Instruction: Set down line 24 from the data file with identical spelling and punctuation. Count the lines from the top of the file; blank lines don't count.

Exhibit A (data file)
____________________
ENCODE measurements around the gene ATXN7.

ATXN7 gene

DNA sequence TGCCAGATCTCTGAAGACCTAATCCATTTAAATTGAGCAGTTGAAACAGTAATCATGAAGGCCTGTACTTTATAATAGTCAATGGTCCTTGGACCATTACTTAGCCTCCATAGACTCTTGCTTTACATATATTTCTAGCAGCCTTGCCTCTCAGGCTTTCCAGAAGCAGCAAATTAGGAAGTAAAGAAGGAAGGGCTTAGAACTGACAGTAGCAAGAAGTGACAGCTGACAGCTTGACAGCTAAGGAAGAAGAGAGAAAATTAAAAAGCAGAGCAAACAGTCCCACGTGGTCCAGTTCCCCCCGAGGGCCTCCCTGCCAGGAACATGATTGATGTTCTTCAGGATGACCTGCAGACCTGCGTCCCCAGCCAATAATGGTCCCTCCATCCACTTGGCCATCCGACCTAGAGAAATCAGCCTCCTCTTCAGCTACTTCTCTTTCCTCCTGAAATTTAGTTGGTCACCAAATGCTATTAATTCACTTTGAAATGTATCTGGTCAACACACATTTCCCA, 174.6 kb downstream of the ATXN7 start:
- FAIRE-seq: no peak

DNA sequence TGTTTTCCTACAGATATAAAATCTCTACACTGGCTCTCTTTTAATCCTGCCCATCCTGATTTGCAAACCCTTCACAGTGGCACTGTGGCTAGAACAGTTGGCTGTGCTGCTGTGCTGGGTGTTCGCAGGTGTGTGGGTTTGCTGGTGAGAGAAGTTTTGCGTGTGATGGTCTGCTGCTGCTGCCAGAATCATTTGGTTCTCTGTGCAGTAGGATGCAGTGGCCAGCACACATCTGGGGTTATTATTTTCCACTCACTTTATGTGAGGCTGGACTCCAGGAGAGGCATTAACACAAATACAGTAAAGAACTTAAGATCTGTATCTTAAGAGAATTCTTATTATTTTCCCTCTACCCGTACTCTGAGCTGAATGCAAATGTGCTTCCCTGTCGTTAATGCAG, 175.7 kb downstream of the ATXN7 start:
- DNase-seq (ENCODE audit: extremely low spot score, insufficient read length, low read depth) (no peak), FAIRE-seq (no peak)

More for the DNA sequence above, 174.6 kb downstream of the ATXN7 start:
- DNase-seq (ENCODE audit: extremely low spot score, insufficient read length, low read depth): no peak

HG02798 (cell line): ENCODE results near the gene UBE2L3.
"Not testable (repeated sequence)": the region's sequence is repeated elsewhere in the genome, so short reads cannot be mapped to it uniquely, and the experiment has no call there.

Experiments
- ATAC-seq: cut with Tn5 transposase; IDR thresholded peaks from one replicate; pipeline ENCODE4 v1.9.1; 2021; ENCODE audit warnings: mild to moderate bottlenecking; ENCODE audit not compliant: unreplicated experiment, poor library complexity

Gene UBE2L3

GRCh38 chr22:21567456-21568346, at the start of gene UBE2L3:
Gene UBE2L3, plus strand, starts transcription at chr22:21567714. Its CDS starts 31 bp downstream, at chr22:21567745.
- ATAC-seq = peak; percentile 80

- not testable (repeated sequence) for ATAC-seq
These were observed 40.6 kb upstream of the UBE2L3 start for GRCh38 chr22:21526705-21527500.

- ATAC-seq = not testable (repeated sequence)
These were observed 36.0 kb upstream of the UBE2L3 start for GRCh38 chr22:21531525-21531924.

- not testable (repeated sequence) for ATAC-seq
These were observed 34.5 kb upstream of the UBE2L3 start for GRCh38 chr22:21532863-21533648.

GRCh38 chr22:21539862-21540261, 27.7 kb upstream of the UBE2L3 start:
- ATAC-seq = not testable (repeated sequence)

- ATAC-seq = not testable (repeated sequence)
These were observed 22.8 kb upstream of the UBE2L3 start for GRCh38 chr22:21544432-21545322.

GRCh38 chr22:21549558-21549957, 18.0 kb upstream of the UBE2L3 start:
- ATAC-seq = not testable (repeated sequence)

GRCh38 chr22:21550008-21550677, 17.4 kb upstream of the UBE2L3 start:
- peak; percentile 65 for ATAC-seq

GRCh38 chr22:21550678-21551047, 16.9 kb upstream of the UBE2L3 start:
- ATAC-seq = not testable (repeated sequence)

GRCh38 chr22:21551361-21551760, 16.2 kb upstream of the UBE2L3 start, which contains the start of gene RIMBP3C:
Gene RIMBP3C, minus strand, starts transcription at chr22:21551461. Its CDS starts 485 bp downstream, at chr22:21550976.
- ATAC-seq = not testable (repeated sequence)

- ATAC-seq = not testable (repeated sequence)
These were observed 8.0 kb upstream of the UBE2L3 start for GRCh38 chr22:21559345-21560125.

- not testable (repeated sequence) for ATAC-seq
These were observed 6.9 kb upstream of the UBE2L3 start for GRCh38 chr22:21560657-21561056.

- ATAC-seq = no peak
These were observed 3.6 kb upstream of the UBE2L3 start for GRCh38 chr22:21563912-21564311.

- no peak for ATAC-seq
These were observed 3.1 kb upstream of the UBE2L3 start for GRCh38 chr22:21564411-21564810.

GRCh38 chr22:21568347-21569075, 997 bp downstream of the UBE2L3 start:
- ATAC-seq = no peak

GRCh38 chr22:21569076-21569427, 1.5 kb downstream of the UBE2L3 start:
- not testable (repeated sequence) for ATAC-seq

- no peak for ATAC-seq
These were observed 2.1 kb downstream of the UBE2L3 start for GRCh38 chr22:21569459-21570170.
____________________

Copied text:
- ATAC-seq = not testable (repeated sequence)